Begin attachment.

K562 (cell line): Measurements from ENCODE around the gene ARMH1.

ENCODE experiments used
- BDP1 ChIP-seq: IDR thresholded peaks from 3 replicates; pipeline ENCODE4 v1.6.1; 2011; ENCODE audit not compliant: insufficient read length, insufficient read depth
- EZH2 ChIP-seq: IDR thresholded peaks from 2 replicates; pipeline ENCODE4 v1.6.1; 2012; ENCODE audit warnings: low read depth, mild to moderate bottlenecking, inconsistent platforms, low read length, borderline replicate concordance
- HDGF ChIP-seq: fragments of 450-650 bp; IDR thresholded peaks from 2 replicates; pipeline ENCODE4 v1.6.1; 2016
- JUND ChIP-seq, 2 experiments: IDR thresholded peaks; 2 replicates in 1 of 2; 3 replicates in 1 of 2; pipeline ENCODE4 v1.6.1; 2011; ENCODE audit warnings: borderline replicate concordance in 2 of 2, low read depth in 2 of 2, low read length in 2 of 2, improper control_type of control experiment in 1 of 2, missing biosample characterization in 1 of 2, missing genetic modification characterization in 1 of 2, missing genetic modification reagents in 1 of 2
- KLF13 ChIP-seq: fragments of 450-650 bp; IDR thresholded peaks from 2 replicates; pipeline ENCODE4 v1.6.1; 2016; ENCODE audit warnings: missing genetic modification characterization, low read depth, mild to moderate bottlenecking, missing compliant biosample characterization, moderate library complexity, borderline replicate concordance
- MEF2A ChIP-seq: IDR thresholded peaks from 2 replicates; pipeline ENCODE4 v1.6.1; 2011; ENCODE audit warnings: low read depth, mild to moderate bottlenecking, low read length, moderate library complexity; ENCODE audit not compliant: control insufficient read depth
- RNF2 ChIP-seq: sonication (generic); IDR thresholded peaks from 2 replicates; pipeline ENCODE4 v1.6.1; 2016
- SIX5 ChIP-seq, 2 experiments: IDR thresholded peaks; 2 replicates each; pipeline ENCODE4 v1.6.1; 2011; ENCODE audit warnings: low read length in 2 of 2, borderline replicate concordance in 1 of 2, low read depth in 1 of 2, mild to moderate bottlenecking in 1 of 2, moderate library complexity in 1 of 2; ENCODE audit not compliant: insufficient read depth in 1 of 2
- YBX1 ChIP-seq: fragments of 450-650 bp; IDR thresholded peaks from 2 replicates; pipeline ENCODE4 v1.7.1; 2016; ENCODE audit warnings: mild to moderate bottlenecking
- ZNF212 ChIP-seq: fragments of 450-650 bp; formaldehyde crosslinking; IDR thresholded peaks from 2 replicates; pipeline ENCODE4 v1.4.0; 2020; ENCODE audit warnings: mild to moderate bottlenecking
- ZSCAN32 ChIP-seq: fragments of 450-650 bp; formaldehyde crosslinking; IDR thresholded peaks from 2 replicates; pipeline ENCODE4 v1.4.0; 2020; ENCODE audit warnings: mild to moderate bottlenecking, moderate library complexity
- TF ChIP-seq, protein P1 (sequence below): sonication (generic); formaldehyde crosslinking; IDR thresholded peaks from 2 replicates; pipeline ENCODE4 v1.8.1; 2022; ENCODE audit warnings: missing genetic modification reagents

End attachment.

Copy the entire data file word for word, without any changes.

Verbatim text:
K562 (cell line): Measurements from ENCODE around the gene ARMH1.

ENCODE experiments used
- BDP1 ChIP-seq: IDR thresholded peaks from 3 replicates; pipeline ENCODE4 v1.6.1; 2011; ENCODE audit not compliant: insufficient read length, insufficient read depth
- EZH2 ChIP-seq: IDR thresholded peaks from 2 replicates; pipeline ENCODE4 v1.6.1; 2012; ENCODE audit warnings: low read depth, mild to moderate bottlenecking, inconsistent platforms, low read length, borderline replicate concordance
- HDGF ChIP-seq: fragments of 450-650 bp; IDR thresholded peaks from 2 replicates; pipeline ENCODE4 v1.6.1; 2016
- JUND ChIP-seq, 2 experiments: IDR thresholded peaks; 2 replicates in 1 of 2; 3 replicates in 1 of 2; pipeline ENCODE4 v1.6.1; 2011; ENCODE audit warnings: borderline replicate concordance in 2 of 2, low read depth in 2 of 2, low read length in 2 of 2, improper control_type of control experiment in 1 of 2, missing biosample characterization in 1 of 2, missing genetic modification characterization in 1 of 2, missing genetic modification reagents in 1 of 2
- KLF13 ChIP-seq: fragments of 450-650 bp; IDR thresholded peaks from 2 replicates; pipeline ENCODE4 v1.6.1; 2016; ENCODE audit warnings: missing genetic modification characterization, low read depth, mild to moderate bottlenecking, missing compliant biosample characterization, moderate library complexity, borderline replicate concordance
- MEF2A ChIP-seq: IDR thresholded peaks from 2 replicates; pipeline ENCODE4 v1.6.1; 2011; ENCODE audit warnings: low read depth, mild to moderate bottlenecking, low read length, moderate library complexity; ENCODE audit not compliant: control insufficient read depth
- RNF2 ChIP-seq: sonication (generic); IDR thresholded peaks from 2 replicates; pipeline ENCODE4 v1.6.1; 2016
- SIX5 ChIP-seq, 2 experiments: IDR thresholded peaks; 2 replicates each; pipeline ENCODE4 v1.6.1; 2011; ENCODE audit warnings: low read length in 2 of 2, borderline replicate concordance in 1 of 2, low read depth in 1 of 2, mild to moderate bottlenecking in 1 of 2, moderate library complexity in 1 of 2; ENCODE audit not compliant: insufficient read depth in 1 of 2
- YBX1 ChIP-seq: fragments of 450-650 bp; IDR thresholded peaks from 2 replicates; pipeline ENCODE4 v1.7.1; 2016; ENCODE audit warnings: mild to moderate bottlenecking
- ZNF212 ChIP-seq: fragments of 450-650 bp; formaldehyde crosslinking; IDR thresholded peaks from 2 replicates; pipeline ENCODE4 v1.4.0; 2020; ENCODE audit warnings: mild to moderate bottlenecking
- ZSCAN32 ChIP-seq: fragments of 450-650 bp; formaldehyde crosslinking; IDR thresholded peaks from 2 replicates; pipeline ENCODE4 v1.4.0; 2020; ENCODE audit warnings: mild to moderate bottlenecking, moderate library complexity
- TF ChIP-seq, protein P1 (sequence below): sonication (generic); formaldehyde crosslinking; IDR thresholded peaks from 2 replicates; pipeline ENCODE4 v1.8.1; 2022; ENCODE audit warnings: missing genetic modification reagents